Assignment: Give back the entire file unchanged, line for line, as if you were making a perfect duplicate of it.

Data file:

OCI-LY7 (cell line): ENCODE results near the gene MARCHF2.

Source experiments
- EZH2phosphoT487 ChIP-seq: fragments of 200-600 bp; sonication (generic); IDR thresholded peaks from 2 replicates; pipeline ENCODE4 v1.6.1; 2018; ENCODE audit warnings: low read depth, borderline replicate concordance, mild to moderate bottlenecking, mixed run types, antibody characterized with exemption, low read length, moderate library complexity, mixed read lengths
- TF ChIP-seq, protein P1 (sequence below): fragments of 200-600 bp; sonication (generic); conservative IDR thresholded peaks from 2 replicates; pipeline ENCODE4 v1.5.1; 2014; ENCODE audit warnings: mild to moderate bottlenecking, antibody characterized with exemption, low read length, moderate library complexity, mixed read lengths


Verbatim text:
OCI-LY7 (cell line): ENCODE results near the gene MARCHF2.

Source experiments
- EZH2phosphoT487 ChIP-seq: fragments of 200-600 bp; sonication (generic); IDR thresholded peaks from 2 replicates; pipeline ENCODE4 v1.6.1; 2018; ENCODE audit warnings: low read depth, borderline replicate concordance, mild to moderate bottlenecking, mixed run types, antibody characterized with exemption, low read length, moderate library complexity, mixed read lengths
- TF ChIP-seq, protein P1 (sequence below): fragments of 200-600 bp; sonication (generic); conservative IDR thresholded peaks from 2 replicates; pipeline ENCODE4 v1.5.1; 2014; ENCODE audit warnings: mild to moderate bottlenecking, antibody characterized with exemption, low read length, moderate library complexity, mixed read lengths